It all started when I realized my Dexcom CGM wasn’t holding a charge. It went from needing a charge twice a week to practically every day. I knew this wasn’t right, so during the first week of July, I found myself reaching out to Dexcom support to see how I could go about getting it replaced.
Three months later, I finally have my new Dexcom G5 CGM.
Of course, it shouldn’t have taken most of July, all of August, and part of September for me to get my new CGM. But it did, and resulted in my mother spending hours on the phone with Dexcom and our insurance provider on my behalf as well as countless communications exchanged between me and my endocrinologist’s office.
What was with the holdup? There were a few factors at play here, which is why I thought it was important to share this ordeal with you all. That way, if you or a loved one encounter an issue like this in the future, maybe you can learn from my mistakes and get your CGM sooner rather than later.
Factor #1: The CGM was out of warranty. Normally, I would’ve had it replaced much faster if my Dexcom drama happened within one year of initially receiving the device. But I’d been using the same receiver (the handheld component of the CGM that displays blood sugars in real time) for like…four years. That was issue number one because Dexcom can’t do anything about products that have an expired warranty. Now, I know to get in touch with them every year to get a new receiver and to ensure that I’ll always have one that can be replaced.
Factor #2: My medical supply providers have changed recently. This one’s a bit out of my control, but a couple years ago, Neighborhood Diabetes was divested and sold to Liberty Medical. This meant I wouldn’t receive my sensors or any other CGM supplies from Neighborhood, like I had for a few years. So from then until now, I was getting my sensors from Express Scripts, which also ships my insulin to my home. But for other reasons, my mom and I discovered back in August that we would need to use Better Living Now to supply my Dexcom sensors. Getting confused yet? Yeah, this all went over my head, too. I’m extremely lucky that my mom helped me out and solved this confusing insurance situation.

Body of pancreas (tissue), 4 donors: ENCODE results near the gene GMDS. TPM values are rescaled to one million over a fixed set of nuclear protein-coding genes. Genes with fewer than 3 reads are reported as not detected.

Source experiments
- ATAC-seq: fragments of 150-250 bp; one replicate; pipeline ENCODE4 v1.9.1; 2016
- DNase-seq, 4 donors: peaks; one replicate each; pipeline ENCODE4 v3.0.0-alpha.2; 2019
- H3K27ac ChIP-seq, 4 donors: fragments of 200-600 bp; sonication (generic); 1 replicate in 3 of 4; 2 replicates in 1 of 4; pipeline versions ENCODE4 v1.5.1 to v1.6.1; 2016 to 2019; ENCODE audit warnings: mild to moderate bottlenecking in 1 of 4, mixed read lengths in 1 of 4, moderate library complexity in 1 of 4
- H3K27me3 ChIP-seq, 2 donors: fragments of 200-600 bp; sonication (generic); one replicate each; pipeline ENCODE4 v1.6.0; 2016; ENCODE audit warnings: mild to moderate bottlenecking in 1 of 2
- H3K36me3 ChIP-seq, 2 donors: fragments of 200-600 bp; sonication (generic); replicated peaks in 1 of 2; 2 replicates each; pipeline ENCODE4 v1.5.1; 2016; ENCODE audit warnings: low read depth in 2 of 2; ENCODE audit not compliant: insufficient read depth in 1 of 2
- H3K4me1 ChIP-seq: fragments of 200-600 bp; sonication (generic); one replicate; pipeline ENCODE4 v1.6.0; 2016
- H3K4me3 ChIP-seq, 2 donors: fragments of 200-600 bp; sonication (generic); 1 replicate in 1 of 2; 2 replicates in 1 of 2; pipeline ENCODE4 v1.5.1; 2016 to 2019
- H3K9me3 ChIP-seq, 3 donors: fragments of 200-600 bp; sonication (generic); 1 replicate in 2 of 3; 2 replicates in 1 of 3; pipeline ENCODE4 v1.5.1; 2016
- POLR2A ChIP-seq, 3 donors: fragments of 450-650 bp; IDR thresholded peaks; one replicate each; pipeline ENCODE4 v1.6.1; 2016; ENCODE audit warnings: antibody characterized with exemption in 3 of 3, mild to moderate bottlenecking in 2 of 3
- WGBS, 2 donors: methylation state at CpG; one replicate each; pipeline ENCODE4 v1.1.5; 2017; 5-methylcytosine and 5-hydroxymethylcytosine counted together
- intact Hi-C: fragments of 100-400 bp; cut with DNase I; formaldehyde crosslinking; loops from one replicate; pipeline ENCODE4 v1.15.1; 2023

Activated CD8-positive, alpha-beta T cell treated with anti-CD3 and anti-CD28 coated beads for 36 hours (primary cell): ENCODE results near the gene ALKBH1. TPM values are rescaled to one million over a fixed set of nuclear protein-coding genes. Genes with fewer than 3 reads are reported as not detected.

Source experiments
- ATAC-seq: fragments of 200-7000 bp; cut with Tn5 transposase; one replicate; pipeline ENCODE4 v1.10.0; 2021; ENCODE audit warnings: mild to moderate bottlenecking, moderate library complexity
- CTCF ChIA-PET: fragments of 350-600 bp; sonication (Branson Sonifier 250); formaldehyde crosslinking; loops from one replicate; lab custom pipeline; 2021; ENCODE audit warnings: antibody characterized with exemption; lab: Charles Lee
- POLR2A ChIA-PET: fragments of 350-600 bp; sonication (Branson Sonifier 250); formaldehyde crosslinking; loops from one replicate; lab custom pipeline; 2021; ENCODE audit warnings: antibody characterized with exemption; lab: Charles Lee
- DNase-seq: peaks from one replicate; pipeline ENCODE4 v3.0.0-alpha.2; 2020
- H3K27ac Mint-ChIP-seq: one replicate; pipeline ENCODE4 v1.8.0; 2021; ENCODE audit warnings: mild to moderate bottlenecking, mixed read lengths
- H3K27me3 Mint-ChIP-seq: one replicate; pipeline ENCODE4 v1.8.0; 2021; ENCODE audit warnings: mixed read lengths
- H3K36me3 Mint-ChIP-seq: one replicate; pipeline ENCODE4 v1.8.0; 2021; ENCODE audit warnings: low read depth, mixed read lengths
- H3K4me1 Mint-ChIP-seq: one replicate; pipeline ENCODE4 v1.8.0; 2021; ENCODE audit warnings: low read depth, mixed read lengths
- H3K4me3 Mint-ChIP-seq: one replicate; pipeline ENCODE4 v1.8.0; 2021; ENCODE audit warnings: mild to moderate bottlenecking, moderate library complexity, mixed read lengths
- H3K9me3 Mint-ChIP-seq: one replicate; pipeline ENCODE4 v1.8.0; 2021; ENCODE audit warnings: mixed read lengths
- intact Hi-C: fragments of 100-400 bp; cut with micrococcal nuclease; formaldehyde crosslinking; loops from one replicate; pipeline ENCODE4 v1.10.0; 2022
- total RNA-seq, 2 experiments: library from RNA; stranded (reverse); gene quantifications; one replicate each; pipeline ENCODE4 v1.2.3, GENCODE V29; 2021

Factor #3: Communication was poor. And I have to take some blame here, because I should’ve been checking the inbox that my endocrinologist’s office uses to communicate with me. I missed a couple of messages sent by a nurse at the office, and when I did finally see them, I was in a rush to reply and didn’t read his messages as thoroughly as I should have. This resulted in, I’m sure, frustration on both ends as we tried to explain what was going on to one another. There’s a reason why people say that communication is key, and I bet we would’ve had answers a little sooner if we had been on top of things.
That’s the story, in a nutshell and without getting too much into the insurance side of things. I’m just relieved that I finally have my new CGM, and it works great. It’s pretty cool to see my blood sugars displayed on my iPhone, too, using the Dexcom app. And I’m pretty grateful that I have an awesome mother who really came through for me, as well as an endocrinology team that was willing to bear with me through all this Dexcom drama.